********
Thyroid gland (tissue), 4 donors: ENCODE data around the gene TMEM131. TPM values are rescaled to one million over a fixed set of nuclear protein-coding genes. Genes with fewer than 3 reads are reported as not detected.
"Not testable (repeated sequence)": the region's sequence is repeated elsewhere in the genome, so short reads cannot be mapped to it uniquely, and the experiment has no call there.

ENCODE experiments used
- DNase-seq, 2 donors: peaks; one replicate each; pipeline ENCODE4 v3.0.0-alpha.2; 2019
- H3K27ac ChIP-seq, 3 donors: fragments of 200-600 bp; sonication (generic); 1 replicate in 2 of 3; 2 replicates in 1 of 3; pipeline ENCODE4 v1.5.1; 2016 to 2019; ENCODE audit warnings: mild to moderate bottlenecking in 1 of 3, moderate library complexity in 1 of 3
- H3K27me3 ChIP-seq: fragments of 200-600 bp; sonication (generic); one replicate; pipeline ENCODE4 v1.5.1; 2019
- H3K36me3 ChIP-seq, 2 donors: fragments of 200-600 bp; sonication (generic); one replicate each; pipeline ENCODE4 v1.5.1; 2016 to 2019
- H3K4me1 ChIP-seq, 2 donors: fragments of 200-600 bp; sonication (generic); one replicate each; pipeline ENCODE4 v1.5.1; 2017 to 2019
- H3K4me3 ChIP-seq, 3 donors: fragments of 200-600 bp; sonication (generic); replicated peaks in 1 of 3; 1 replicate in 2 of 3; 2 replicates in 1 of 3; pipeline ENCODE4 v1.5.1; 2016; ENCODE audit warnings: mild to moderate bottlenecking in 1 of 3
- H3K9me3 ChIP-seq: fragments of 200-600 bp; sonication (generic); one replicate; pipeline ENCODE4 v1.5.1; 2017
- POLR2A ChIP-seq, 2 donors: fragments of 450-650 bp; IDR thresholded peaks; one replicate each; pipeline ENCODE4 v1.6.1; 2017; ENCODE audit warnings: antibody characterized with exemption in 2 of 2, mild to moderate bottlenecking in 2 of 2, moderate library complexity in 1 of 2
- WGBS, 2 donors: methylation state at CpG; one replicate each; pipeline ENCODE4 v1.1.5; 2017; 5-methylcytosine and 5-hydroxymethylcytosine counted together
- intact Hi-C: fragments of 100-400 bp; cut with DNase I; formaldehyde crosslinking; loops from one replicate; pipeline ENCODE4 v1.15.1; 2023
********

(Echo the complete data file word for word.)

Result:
Thyroid gland (tissue), 4 donors: ENCODE data around the gene TMEM131. TPM values are rescaled to one million over a fixed set of nuclear protein-coding genes. Genes with fewer than 3 reads are reported as not detected.
"Not testable (repeated sequence)": the region's sequence is repeated elsewhere in the genome, so short reads cannot be mapped to it uniquely, and the experiment has no call there.

ENCODE experiments used
- DNase-seq, 2 donors: peaks; one replicate each; pipeline ENCODE4 v3.0.0-alpha.2; 2019
- H3K27ac ChIP-seq, 3 donors: fragments of 200-600 bp; sonication (generic); 1 replicate in 2 of 3; 2 replicates in 1 of 3; pipeline ENCODE4 v1.5.1; 2016 to 2019; ENCODE audit warnings: mild to moderate bottlenecking in 1 of 3, moderate library complexity in 1 of 3
- H3K27me3 ChIP-seq: fragments of 200-600 bp; sonication (generic); one replicate; pipeline ENCODE4 v1.5.1; 2019
- H3K36me3 ChIP-seq, 2 donors: fragments of 200-600 bp; sonication (generic); one replicate each; pipeline ENCODE4 v1.5.1; 2016 to 2019
- H3K4me1 ChIP-seq, 2 donors: fragments of 200-600 bp; sonication (generic); one replicate each; pipeline ENCODE4 v1.5.1; 2017 to 2019
- H3K4me3 ChIP-seq, 3 donors: fragments of 200-600 bp; sonication (generic); replicated peaks in 1 of 3; 1 replicate in 2 of 3; 2 replicates in 1 of 3; pipeline ENCODE4 v1.5.1; 2016; ENCODE audit warnings: mild to moderate bottlenecking in 1 of 3
- H3K9me3 ChIP-seq: fragments of 200-600 bp; sonication (generic); one replicate; pipeline ENCODE4 v1.5.1; 2017
- POLR2A ChIP-seq, 2 donors: fragments of 450-650 bp; IDR thresholded peaks; one replicate each; pipeline ENCODE4 v1.6.1; 2017; ENCODE audit warnings: antibody characterized with exemption in 2 of 2, mild to moderate bottlenecking in 2 of 2, moderate library complexity in 1 of 2
- WGBS, 2 donors: methylation state at CpG; one replicate each; pipeline ENCODE4 v1.1.5; 2017; 5-methylcytosine and 5-hydroxymethylcytosine counted together
- intact Hi-C: fragments of 100-400 bp; cut with DNase I; formaldehyde crosslinking; loops from one replicate; pipeline ENCODE4 v1.15.1; 2023